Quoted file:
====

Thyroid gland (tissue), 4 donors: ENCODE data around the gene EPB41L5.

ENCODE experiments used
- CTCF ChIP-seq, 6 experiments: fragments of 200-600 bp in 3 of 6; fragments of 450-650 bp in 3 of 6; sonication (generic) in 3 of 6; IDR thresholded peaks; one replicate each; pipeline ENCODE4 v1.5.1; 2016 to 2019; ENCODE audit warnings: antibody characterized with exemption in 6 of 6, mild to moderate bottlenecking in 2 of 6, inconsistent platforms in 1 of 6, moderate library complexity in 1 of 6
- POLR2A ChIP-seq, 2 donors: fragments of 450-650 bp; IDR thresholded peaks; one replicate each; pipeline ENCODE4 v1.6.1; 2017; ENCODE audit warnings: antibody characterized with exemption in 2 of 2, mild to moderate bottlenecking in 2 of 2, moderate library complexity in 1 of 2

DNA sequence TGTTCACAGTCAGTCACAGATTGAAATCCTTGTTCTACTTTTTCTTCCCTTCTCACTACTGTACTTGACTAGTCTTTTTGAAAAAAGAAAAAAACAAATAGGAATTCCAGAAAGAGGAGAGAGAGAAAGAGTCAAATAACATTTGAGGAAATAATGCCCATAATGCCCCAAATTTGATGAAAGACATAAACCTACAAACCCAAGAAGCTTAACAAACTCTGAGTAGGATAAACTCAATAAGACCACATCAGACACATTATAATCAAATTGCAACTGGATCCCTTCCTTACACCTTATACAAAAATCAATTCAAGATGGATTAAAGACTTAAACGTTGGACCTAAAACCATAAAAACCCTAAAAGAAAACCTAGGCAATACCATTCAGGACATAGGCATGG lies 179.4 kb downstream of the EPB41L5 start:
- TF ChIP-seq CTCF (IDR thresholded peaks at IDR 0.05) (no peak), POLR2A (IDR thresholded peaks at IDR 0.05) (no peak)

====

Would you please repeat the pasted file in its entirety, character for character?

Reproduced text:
Thyroid gland (tissue), 4 donors: ENCODE data around the gene EPB41L5.

ENCODE experiments used
- CTCF ChIP-seq, 6 experiments: fragments of 200-600 bp in 3 of 6; fragments of 450-650 bp in 3 of 6; sonication (generic) in 3 of 6; IDR thresholded peaks; one replicate each; pipeline ENCODE4 v1.5.1; 2016 to 2019; ENCODE audit warnings: antibody characterized with exemption in 6 of 6, mild to moderate bottlenecking in 2 of 6, inconsistent platforms in 1 of 6, moderate library complexity in 1 of 6
- POLR2A ChIP-seq, 2 donors: fragments of 450-650 bp; IDR thresholded peaks; one replicate each; pipeline ENCODE4 v1.6.1; 2017; ENCODE audit warnings: antibody characterized with exemption in 2 of 2, mild to moderate bottlenecking in 2 of 2, moderate library complexity in 1 of 2

DNA sequence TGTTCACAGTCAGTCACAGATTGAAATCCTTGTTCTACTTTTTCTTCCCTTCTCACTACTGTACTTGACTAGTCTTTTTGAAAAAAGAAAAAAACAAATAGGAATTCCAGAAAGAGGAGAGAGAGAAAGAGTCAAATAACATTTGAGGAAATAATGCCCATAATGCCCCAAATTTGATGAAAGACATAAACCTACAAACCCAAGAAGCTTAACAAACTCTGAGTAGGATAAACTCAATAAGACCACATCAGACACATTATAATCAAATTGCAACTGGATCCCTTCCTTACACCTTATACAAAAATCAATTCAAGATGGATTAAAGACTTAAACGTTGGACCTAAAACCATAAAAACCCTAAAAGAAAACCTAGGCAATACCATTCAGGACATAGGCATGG lies 179.4 kb downstream of the EPB41L5 start:
- TF ChIP-seq CTCF (IDR thresholded peaks at IDR 0.05) (no peak), POLR2A (IDR thresholded peaks at IDR 0.05) (no peak)